Journal of the House of Lords: Volume 3, 1620-1628. Originally published by His Majesty's Stationery Office, London, 1767-1830.
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Die Lunæ, videlicet, 8 die Maii,
Message from the King touching the E. of Bristol's having Counsel allowed him.
"Whereas the Earl of Bristol hath made Request unto this House, for Counsel to be allowed to plead his Cause, His Majesty understands that the not using of Counsel for a Defendant, in Cases of Treason and Felony, is an ancient Fundamental Law of this Kingdom; and therefore His Majesty desires (fn. 1) that, forasmuch as he hath committed this Cause to the Honour and Justice of this House, your Lordships would proceed with all Caution, that that ancient and fundamental Law may receive no Prejudice or Blemish."
"I can do no less, on the Behalf of this Noble Lord, of whom I will not leave it uncertain in your Lordships Opinions that he hath alledged any Thing of a Friend that is dead that he might not very well say, nor suffer my dead Friend, who cannot answer for himself, to be thought that he had in the least Kind broken the Trust I reposed in him; but to acknowledge, on the Behalf of them both, that I have often said to him and others (not under the Seal of Secrecy), that, if the Earl of Bristol have Access unto His Majesty with new Hopes, (fn. 2) he would go near to alter the Resolution taken by Advice of both Houses; and I added thus much further (not out of any Malice to his Person), that, if the Earl of Bristol had been my Brother, considering his Carriage in this Business, I should have thought The Tower the fittest Lodging for him."
Petition of E. of Bristol.
"Humbly sheweth unto your Lordships, That whereas it appeareth, by the Title of the Charge exhibited against the Earl of Bristol in this Honourable House, that the Earl of Bristol is to answer before His Majesty and the Peers; and that His Majesty is his Judge; and, by Mr. Attorney's Confession, this Charge is by His Majesty's Relation, and so he standeth by His Majesty accused; and that several Points of the said Charge are grounded only upon Private Conferences with His Majesty; so that His Majesty, by His Testimony, becometh a Witness; and, in case the said Earl should be convict, his Confiscation cometh unto the Crown: For this regard, and divers others, he humbly beseecheth your Lordships to take into Consideration of what Consequence such a Precedent may be; and therein most humbly to move His Majesty for the declining (at least) of His Majesty's Accusation and Testimony, in such Sort as you, in your high Wisdom, shall think fit; whereunto the said Earl doth most willingly submit himself. And forasmuch as the said Earl is so unhappy (as he understandeth) to have fallen into His Majesty's high Displeasure, for which he is most heartily sorry; and the Duke of Buckingham, against whom he contesteth, standeth so eminent in His Majesty's Favour, whereat the Earl presumeth not in the least Measure to repine, but holdeth most just that His Majesty should, according to His Affection and good Pleasure of His own Royal Heart, favour, prefer, or make Difference of Persons, in all Points of Grace and Favour and Mediation; yet, in a Case of Justice, wherein Two Peers of the Realm, Two that have been Privy Counsellors and Ambassadors, employed in the same Affairs, and thereupon do now contest in Point of Honour and their Loyalty; he most humbly beseecheth your Lordships to be Intercessors unto His Majesty, that their Causes may, by His Majesty, be equally referred to the Justice of this Honourable House, and their Persons remain in equal Condition.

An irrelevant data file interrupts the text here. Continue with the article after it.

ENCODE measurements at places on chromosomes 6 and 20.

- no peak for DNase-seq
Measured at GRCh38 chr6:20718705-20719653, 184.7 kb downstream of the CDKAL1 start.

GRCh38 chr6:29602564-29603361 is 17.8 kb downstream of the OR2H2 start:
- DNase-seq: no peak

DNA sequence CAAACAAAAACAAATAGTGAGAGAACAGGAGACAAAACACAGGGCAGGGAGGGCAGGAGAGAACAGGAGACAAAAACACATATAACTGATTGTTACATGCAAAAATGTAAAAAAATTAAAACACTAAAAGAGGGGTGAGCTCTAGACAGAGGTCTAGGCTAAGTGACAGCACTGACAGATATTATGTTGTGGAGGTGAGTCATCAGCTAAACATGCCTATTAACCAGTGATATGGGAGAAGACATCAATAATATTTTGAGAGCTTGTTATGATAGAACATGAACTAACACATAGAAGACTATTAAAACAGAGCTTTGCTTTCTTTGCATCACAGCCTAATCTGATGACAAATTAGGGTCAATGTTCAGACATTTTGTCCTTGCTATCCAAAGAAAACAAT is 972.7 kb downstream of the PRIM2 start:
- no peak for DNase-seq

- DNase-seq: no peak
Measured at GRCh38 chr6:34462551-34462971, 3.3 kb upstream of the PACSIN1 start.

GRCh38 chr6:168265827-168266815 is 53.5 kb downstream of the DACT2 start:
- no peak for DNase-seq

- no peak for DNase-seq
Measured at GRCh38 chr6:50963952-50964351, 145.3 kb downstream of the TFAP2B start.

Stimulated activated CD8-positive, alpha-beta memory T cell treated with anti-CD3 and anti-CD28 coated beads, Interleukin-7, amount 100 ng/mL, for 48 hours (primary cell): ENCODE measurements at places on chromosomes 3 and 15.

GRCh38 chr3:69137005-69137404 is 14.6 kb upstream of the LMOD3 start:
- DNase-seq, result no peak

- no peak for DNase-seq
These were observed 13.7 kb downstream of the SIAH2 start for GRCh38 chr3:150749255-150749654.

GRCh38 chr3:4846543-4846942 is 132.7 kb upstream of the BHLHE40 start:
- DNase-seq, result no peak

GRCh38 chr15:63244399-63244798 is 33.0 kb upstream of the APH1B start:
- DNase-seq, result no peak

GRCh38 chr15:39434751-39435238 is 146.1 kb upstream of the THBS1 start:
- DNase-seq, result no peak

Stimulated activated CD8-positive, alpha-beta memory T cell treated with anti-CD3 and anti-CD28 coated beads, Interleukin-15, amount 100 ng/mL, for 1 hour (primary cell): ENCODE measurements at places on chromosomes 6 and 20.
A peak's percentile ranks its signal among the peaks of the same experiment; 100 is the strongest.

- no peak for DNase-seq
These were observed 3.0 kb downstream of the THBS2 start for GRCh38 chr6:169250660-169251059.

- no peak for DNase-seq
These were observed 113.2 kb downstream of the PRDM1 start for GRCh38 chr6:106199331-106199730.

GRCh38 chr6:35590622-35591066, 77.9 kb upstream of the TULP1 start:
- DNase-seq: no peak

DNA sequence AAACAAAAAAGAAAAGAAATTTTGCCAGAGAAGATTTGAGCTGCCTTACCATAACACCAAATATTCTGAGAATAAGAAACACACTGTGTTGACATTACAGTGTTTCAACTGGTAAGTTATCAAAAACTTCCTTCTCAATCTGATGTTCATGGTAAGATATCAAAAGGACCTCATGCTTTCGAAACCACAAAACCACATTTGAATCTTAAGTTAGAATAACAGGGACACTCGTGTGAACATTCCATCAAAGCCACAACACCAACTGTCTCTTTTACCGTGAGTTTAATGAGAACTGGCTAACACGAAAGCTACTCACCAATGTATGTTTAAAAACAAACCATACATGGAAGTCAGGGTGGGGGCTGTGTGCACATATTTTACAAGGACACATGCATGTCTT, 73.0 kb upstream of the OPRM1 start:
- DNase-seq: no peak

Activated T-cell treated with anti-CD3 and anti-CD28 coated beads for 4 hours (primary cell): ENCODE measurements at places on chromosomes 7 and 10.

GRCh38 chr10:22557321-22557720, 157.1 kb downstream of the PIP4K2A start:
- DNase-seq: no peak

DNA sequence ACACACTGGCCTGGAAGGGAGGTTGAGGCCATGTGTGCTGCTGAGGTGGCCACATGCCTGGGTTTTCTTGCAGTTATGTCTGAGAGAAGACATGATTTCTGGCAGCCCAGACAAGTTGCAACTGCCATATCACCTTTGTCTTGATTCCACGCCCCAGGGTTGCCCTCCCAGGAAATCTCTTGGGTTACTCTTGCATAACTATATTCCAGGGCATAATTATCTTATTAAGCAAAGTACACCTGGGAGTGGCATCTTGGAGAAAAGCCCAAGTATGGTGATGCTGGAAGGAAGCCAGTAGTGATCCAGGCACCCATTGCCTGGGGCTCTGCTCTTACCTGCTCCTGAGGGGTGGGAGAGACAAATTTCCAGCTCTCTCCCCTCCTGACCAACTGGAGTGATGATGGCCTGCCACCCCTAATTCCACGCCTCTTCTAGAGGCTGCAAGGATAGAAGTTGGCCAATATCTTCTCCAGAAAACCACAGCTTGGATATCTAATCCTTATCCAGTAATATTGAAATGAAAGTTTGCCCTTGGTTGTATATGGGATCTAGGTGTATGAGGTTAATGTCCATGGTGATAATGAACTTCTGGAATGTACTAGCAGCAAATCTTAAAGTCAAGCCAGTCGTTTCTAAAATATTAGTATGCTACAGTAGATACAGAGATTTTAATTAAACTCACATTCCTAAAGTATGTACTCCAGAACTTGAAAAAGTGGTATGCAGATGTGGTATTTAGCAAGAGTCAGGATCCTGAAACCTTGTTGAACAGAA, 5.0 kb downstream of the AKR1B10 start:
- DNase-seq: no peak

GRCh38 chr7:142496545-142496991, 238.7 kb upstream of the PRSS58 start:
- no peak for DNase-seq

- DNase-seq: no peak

"Further, he humbly beseecheth your Lordships so far to favour him, as to present unto His Majesty the true Sorrow and Grief of his Heart, for having ever offended His Majesty; and to make Offer unto His Majesty, on the said Earl's Behalf, of all the Acts of Hamiliation and Submission (not tending to the wronging of his Innocency), that ever Subject made unto his Sovereign; and that your Lordships would be earnest. Mediators herein for him to His Majesty.
"That your Lordships would be pleased to move His Majesty, to give Leave that all the Dispatches, concerning the Negotiation of the Years 1621, 1622, 1623, may be brought into this High Court; and that he may make Use of them as his Evidence.
"The Earl of Bristol, concerning the Time of putting in his Answer, faith, That, though the Charge looketh no further back than 1621, yet the Inferences thereof are drawn from his Dispatches of far ancienter Date; so that he is constrained to send Post for some of them to his House in the Country, which he hath done. And therefore desireth the Space of Eight Days; assuring your Lordships, that, if in shorter Time (as he nothing doubteth) he shall be able to finish it, he will presently advertise your Lordships thereof.
"The said Earl further humbly prayeth, that, being in the Custody of Mr. Maxwell, Gentleman Usher of this House, and there being many Things that may in the Interim happen wherein he may need your Lordships further Order; that your Lordships will be pleased now to Order, That Mr. Maxwell may present unto your Lordships such further Petitions, or Requests, on the Behalf of the said Earl, as he shall have Occasion to prefer unto your Lordships.
The House was put into a Committee, that their Lordships might the more freely debate the Contents of this Petition; and the Petitions were read in Parts, and each Part considered of by itself. But, before any Conclusion was had thereof, a Message came from the House of Commons; whereupon their Lordships proceeded no further herein at this Time; and the House was resumed.
Message from the H. C. for a Conference.
The Lord President.
E. of Dorsett.
E. of Bridgewater.
E. of Devonshire.
E. of Clare.
L. Viscount Say et S.
L. Bp. of Norwich.